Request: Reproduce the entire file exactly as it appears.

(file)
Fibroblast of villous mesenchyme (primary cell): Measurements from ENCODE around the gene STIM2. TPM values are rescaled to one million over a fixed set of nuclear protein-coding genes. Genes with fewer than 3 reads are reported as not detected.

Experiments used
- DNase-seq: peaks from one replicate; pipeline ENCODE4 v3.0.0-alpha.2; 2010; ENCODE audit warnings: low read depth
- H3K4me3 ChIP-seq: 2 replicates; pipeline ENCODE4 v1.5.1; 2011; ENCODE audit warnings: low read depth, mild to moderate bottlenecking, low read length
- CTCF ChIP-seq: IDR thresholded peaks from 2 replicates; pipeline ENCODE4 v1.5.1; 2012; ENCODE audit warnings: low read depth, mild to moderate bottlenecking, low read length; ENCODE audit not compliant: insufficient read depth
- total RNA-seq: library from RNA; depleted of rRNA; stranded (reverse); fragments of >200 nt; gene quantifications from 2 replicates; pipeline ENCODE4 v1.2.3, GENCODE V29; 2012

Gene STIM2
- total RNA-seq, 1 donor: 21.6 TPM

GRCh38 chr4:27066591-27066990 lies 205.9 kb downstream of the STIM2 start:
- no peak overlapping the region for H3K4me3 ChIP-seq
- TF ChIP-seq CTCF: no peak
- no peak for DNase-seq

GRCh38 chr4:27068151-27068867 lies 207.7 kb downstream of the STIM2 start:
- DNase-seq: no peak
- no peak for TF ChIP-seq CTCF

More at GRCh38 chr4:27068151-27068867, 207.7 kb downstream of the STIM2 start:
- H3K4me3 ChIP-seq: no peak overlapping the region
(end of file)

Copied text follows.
Fibroblast of villous mesenchyme (primary cell): Measurements from ENCODE around the gene STIM2. TPM values are rescaled to one million over a fixed set of nuclear protein-coding genes. Genes with fewer than 3 reads are reported as not detected.

Experiments used
- DNase-seq: peaks from one replicate; pipeline ENCODE4 v3.0.0-alpha.2; 2010; ENCODE audit warnings: low read depth
- H3K4me3 ChIP-seq: 2 replicates; pipeline ENCODE4 v1.5.1; 2011; ENCODE audit warnings: low read depth, mild to moderate bottlenecking, low read length
- CTCF ChIP-seq: IDR thresholded peaks from 2 replicates; pipeline ENCODE4 v1.5.1; 2012; ENCODE audit warnings: low read depth, mild to moderate bottlenecking, low read length; ENCODE audit not compliant: insufficient read depth
- total RNA-seq: library from RNA; depleted of rRNA; stranded (reverse); fragments of >200 nt; gene quantifications from 2 replicates; pipeline ENCODE4 v1.2.3, GENCODE V29; 2012

Gene STIM2
- total RNA-seq, 1 donor: 21.6 TPM

GRCh38 chr4:27066591-27066990 lies 205.9 kb downstream of the STIM2 start:
- no peak overlapping the region for H3K4me3 ChIP-seq
- TF ChIP-seq CTCF: no peak
- no peak for DNase-seq

GRCh38 chr4:27068151-27068867 lies 207.7 kb downstream of the STIM2 start:
- DNase-seq: no peak
- no peak for TF ChIP-seq CTCF

More at GRCh38 chr4:27068151-27068867, 207.7 kb downstream of the STIM2 start:
- H3K4me3 ChIP-seq: no peak overlapping the region